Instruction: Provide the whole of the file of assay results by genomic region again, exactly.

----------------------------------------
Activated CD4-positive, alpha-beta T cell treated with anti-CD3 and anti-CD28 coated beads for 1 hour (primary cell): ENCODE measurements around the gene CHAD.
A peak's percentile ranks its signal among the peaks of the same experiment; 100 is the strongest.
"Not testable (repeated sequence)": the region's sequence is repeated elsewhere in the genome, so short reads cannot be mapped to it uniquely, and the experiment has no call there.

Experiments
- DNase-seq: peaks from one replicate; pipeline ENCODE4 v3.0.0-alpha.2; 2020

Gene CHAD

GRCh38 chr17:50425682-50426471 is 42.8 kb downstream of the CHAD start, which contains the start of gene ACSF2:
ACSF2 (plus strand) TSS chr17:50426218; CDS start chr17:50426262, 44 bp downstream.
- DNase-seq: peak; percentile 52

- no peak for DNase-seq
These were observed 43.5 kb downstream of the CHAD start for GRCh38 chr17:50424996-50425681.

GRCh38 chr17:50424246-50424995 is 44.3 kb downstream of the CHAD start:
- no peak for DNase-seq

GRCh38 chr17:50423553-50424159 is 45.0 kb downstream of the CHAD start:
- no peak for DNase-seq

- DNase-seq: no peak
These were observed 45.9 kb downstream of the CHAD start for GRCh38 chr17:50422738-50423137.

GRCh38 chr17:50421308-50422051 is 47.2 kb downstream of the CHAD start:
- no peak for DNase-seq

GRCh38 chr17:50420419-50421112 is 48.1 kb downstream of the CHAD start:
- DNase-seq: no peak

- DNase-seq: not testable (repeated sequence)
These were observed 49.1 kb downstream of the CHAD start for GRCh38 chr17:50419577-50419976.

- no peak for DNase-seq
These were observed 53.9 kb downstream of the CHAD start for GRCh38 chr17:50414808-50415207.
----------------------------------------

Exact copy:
Activated CD4-positive, alpha-beta T cell treated with anti-CD3 and anti-CD28 coated beads for 1 hour (primary cell): ENCODE measurements around the gene CHAD.
A peak's percentile ranks its signal among the peaks of the same experiment; 100 is the strongest.
"Not testable (repeated sequence)": the region's sequence is repeated elsewhere in the genome, so short reads cannot be mapped to it uniquely, and the experiment has no call there.

Experiments
- DNase-seq: peaks from one replicate; pipeline ENCODE4 v3.0.0-alpha.2; 2020

Gene CHAD

GRCh38 chr17:50425682-50426471 is 42.8 kb downstream of the CHAD start, which contains the start of gene ACSF2:
ACSF2 (plus strand) TSS chr17:50426218; CDS start chr17:50426262, 44 bp downstream.
- DNase-seq: peak; percentile 52

- no peak for DNase-seq
These were observed 43.5 kb downstream of the CHAD start for GRCh38 chr17:50424996-50425681.

GRCh38 chr17:50424246-50424995 is 44.3 kb downstream of the CHAD start:
- no peak for DNase-seq

GRCh38 chr17:50423553-50424159 is 45.0 kb downstream of the CHAD start:
- no peak for DNase-seq

- DNase-seq: no peak
These were observed 45.9 kb downstream of the CHAD start for GRCh38 chr17:50422738-50423137.

GRCh38 chr17:50421308-50422051 is 47.2 kb downstream of the CHAD start:
- no peak for DNase-seq

GRCh38 chr17:50420419-50421112 is 48.1 kb downstream of the CHAD start:
- DNase-seq: no peak

- DNase-seq: not testable (repeated sequence)
These were observed 49.1 kb downstream of the CHAD start for GRCh38 chr17:50419577-50419976.

- no peak for DNase-seq
These were observed 53.9 kb downstream of the CHAD start for GRCh38 chr17:50414808-50415207.